Broadbent: Public Law Directions
1. What is the principle of parliamentary sovereignty?
This is the most important feature of the British constitution. It is the idea that Parliament can make whatever laws it wishes, and, in its pure form, is not subject to any legal limitations on its ability to make law. Further, the law made by Parliament is the highest form of law recognised by the courts and takes precedence over the common law and over Parliament’s previous legislation in the event of a conflict between two Acts of Parliament, as Parliament cannot bind its successors. The theory is tempered by political realities, however, in that Parliament has to recognise that, for example, economic forces or the pressures of international relations mean that Parliament cannot always do what it might wish. Legal limitations arising from membership of the European Union also have to be taken into account by the courts, and the courts also have duties arising from the Human Rights Act as to the interpretation of legislation. More generally, how the courts approach the task of interpretation can have an impact on whether legislation is applied in ways that Parliament might have envisaged.
2. Why is this principle so important in the British constitution?
It will be remembered that the principle of Parliamentary sovereignty is what lies at the heart of the British constitution in place of a document setting out the fundamental principles by which the state is governed. It provides the foundation of the constitution by enabling legislation passed by Parliament to take precedence over other forms of law. The recognition of the principle by the courts gives it legal significance as well as it being a political idea, and it is the legal aspects of sovereignty that we are concerned with. Even with the limitations on the principle mentioned above, it is still the basis of the British constitution.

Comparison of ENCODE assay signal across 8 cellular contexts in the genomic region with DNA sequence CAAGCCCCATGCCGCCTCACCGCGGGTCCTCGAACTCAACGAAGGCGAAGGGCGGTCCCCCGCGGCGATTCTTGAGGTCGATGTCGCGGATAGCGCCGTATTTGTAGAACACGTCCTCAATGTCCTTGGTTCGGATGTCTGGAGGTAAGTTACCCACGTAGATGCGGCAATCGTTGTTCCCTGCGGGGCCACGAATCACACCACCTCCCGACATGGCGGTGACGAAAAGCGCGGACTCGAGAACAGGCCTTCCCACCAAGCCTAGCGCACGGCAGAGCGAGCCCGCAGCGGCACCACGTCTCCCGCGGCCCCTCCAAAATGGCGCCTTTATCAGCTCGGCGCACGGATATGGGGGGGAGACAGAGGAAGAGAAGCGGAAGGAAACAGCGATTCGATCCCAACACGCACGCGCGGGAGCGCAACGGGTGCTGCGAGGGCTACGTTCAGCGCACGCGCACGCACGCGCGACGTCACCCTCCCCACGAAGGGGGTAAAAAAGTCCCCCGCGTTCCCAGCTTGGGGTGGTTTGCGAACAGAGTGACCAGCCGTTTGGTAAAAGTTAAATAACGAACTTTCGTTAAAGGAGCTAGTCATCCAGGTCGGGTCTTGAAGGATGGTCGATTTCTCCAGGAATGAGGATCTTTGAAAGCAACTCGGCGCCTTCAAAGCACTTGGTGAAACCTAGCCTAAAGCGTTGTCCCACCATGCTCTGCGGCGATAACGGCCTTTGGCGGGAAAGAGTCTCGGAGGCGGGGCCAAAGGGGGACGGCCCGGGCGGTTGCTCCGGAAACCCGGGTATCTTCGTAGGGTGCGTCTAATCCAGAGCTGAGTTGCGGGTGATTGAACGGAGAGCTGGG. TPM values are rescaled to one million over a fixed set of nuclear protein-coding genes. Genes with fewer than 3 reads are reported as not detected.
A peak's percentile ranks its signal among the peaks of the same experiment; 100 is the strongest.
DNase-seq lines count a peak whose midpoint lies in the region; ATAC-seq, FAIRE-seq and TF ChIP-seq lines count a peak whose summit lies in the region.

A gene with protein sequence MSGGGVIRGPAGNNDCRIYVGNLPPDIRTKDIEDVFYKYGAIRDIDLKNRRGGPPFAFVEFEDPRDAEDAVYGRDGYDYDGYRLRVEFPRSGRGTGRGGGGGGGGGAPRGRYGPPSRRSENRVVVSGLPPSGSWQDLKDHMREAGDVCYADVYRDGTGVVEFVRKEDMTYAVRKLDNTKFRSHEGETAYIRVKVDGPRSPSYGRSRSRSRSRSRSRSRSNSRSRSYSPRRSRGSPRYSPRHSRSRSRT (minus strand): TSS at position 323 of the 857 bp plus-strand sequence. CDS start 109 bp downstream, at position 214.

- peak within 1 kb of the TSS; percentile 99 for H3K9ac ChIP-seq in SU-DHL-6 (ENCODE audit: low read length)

3. What is the significance of the difference between Acts of Parliament and other forms of law?
Laws exist in a hierarchy, which is important in order to be able to resolve conflicts between them. A consequence of the principle of parliamentary sovereignty is that Acts of Parliament are the highest form of law in the UK. It therefore follows that Acts of Parliament take precedence over the common law and the principles of equity. Moving outside the domestic sphere however, a consequence of membership of the EU is that the principle of Community sovereignty operates to ensure that EU laws take precedence over Acts of Parliament in the event of conflict.
4. How have the EU and the Human Rights Act impacted on parliamentary sovereignty?
You should note that their impact has been different. Joining the European Community (as it then was) entailed subscribing to the idea of Community sovereignty. This means that European legislation prevails over any inconsistent law of a member state and is a necessary principle in order to promote unity in the application of European l aw across all member states. This has been achieved legally by virtue of s .2 European Communities Act 1972 and as such it can be argued that parliament has approved this particular limitation on its sovereignty. The position is very different with regard to the Human Rights Act which specifically incorporated the European Convention on Human Rights within the framework of parliamentary sovereignty, in particular by not giving the courts the power to overturn inconsistent legislation, but rather to refer it back to Parliament by means of a declaration of incompatibility. The power balance between the government, Parliament and the courts is clearly affected by these changes and you might like to reflect on the effect of this.